How about Olympic ice fishing?


Mar 11, 2001
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Start your augers, time for Olympic ice fishing.

Mark Henckel, Billings Gazette


Alas, watching the Winter Olympics on television has been a bit of a letdown – especially the new, so-called extreme sports.

Where do they come up with this stuff?

It looks like the TV folks got together with the International Olympic Committee and tried to morph “Survivor – The Snow” into “Fear Factor – The Ice” with a heavy dose of “ER – the Orthopedic Surgeon Runs Amok.”

They came up with events like skeleton (hurtling headfirst down a chute of ice on a teeny, tiny sled at what viewers only pray is not neck-breaking speed) and halfpipe (snowboarding up and down the sides of a half-cylinder amid leaps, twists, turns and crashes) and mogul skiing (where each athlete’s introduction began with how many knee surgeries they’d survived and how, yes, they really could still walk).

These are simply not things that normal people do or that parents watch and tell their children, “Hey, kids, go out there and become an Olympian – but let me make sure my medical insurance is paid up first.”
A good addition to the games
Yet despite all these new additions to the Winter Games, there’s still no Olympic ice fishing. Why not?

Ice fishing is a winter sport. It’s likely older than any of the other so-called sports in the Winter Games. It has more participants in real life anywhere there’s hard-water winters. And in the true spirit of the Olympics, it’s an equal opportunity sport for men, women, young, old, big, small, all races, colors and creeds – even grumpy old men.

In the interest of promoting auto racing – as the TV networks seem so wont to do these days – the Games could even hire an auto race starter to get the event going, intoning in a slow, deep, drawl: "Gennnulmen......Staaaaart your augers!"

There could be team competitions for hole-drilling, frozen fish tossing, bait bucket relays and bonus points could be awarded by weight for fish that are caught.
A view from the sidelines
For expert commentators, they could dress up those legendary Minnesooota ice fishing experts, Sven and Ole, in new snowmobile suits. The dialog would be as crisp as the winter air on a frozen lake:

“The ice chips are really flying now, Ole. The U.S. coaches were out on the ice early this morning checking out the surface. You know how critical that is in deciding what kind of an edge to put on the augers for the best bite on this fast-changing ice...”

“Sven, did you see the fancy footwork, spins and twists on that ‘Triple Klutz’ when the Canadian hit that slick spot and lost his footing...”

“Ole, the Finns are really looking sharp today and should get some high style points with those matching gold-sparkle chopper mitts and earflaps...”

“Sven, those Austrians have been steady as a rock with that bait bucket, keeping their shoulders square to the hole and never sloshing a single minnow...”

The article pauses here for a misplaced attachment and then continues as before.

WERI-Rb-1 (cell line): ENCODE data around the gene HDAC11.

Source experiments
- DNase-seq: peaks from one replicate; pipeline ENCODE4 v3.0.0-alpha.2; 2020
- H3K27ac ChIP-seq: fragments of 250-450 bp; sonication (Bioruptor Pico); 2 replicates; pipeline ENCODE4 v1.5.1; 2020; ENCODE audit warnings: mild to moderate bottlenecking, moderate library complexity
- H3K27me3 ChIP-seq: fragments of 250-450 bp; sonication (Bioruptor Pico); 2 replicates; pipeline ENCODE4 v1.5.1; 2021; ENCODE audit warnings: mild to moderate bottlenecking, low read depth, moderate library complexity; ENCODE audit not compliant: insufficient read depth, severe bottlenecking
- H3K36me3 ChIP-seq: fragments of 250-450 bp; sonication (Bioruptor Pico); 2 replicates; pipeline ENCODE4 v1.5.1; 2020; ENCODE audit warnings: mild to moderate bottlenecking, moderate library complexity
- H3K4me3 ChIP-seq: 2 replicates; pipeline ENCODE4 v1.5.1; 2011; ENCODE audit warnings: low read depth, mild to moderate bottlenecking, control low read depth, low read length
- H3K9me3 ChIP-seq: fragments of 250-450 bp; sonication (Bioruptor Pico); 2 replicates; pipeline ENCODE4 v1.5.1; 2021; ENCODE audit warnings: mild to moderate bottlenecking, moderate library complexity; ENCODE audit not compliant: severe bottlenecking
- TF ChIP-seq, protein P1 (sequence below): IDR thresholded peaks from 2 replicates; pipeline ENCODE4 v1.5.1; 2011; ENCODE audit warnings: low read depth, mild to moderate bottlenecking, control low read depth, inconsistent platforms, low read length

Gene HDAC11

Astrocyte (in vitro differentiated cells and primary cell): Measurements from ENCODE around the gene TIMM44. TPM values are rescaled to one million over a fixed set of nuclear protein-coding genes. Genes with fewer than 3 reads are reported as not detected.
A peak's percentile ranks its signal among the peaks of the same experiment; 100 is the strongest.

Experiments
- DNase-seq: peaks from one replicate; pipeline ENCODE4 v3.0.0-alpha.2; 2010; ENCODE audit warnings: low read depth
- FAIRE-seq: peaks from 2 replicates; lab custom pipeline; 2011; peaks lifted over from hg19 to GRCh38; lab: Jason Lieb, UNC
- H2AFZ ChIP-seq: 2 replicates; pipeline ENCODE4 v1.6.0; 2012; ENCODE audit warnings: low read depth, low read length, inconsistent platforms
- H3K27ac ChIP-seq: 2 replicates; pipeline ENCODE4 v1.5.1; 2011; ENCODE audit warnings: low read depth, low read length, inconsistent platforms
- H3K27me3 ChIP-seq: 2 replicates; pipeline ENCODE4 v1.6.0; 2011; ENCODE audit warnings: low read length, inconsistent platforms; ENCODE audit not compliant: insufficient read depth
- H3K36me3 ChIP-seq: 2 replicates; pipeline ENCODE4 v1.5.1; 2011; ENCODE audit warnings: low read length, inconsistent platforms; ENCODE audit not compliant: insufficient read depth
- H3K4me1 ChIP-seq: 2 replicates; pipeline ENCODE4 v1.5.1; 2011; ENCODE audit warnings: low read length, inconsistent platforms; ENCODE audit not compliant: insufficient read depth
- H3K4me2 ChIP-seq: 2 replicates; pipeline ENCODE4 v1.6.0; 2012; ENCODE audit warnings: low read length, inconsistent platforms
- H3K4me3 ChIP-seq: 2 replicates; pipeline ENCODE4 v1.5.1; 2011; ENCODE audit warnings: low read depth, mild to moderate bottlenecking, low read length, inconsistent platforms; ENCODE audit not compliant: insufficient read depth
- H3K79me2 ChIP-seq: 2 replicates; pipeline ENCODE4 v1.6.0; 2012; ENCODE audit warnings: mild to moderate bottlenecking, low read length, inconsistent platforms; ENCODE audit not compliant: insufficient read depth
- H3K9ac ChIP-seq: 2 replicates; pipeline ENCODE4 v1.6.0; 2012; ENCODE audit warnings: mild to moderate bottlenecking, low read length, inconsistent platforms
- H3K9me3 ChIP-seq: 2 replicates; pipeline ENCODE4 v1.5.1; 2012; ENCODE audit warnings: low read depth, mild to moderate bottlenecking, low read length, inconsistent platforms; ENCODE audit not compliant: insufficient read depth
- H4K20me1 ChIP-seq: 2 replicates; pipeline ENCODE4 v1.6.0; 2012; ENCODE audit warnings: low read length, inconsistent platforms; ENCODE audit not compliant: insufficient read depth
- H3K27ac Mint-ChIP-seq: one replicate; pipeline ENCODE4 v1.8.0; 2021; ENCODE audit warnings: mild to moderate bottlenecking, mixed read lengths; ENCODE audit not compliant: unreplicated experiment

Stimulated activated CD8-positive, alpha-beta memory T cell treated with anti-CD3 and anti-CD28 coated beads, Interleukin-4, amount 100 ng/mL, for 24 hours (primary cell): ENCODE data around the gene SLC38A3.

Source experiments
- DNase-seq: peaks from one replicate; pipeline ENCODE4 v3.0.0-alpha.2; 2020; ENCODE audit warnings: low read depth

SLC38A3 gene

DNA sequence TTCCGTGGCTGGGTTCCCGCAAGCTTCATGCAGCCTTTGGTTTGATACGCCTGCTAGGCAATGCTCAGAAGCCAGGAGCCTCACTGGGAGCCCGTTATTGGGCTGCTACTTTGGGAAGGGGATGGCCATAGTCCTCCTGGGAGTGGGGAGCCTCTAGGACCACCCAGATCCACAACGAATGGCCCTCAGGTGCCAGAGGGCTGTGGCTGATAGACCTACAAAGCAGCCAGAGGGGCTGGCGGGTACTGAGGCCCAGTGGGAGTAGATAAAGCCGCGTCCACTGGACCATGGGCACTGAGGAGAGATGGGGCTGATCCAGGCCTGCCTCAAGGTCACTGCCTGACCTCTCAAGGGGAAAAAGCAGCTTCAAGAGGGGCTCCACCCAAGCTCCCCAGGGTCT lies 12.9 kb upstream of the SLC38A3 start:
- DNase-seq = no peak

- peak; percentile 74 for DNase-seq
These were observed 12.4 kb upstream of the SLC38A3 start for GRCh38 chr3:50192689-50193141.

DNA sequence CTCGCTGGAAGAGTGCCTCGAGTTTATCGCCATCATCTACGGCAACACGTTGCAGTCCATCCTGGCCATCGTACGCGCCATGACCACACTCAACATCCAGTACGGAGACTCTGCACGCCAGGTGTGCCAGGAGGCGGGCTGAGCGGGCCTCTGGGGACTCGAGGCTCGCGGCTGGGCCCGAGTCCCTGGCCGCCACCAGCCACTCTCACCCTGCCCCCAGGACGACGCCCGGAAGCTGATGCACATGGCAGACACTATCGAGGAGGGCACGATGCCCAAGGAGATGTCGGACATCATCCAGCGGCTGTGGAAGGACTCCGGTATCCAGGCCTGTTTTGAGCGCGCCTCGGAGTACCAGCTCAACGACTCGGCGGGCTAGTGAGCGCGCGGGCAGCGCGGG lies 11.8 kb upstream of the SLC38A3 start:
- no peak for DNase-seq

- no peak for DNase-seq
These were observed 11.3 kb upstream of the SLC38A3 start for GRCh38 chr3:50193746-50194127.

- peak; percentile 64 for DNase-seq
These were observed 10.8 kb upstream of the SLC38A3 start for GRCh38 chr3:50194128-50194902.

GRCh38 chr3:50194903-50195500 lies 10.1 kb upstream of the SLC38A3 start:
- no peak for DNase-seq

“We’ve got a little controversy with the Japanese team, Ole. Officials are deciding now on whether sushi qualifies as lunch or bait...”

“Yumpin yiminy, Sven! That German team is really getting some great amplitude and belching big air after all those beers...”

“Ole, we’re awaiting an official measurement here to see if that Switzerland perch cracks the 6-inch minimum size. No fish-stretching is allowed in Olympic competition, ya know...”

“Just look at that big Soviet sit on that five-gallon bucket. What a form! That’s no skeleton there, Sven. You couldn’t blow that guy off his bucket in a Siberian blizzard...”

“Oh no, tragedy struck the French, Ole. That walleye came off the hook right in the hole. Even with the old one-hand-stab-down-the-hole-to-the-shoulder, he couldn’t grab it. That’s bad news for their hopes for the bronze...”

“Watch out for the Norwegians, Sven. They’re changing strategy and putting out tip-ups. No little perch fry for those boys. It’s big pike for pickling...”

And so Olympic Ice Fishing would go.
Ways to spice it up
Perhaps that’s not life-threatening enough for the TV networks – nothing too extreme. Nobody would require surgery to repair broken limbs. And, I suppose, unless you do it on thin ice – in which you could add a midwinter swim category – perhaps it wouldn’t be as thrill-packed as some of the other made-for-TV Olympic events.

On the other hand, it’s at least as exciting as ice dancing. And after they award the medals, everybody could enjoy a fish fry with what the anglers caught that day.

As long as you’ve got a good cook on board, everybody ends their Olympic experience healthy, happy and with a full meal under their belts, basking in the warm glow of international peace and tranquility.

What could be more Olympic than that.
Mark Henckel is the outdoor editor of The Billings Gazette. His columns appear Thursdays and Sundays. He can be contacted by phone at: (406) 657-1395, or by e-mail at:

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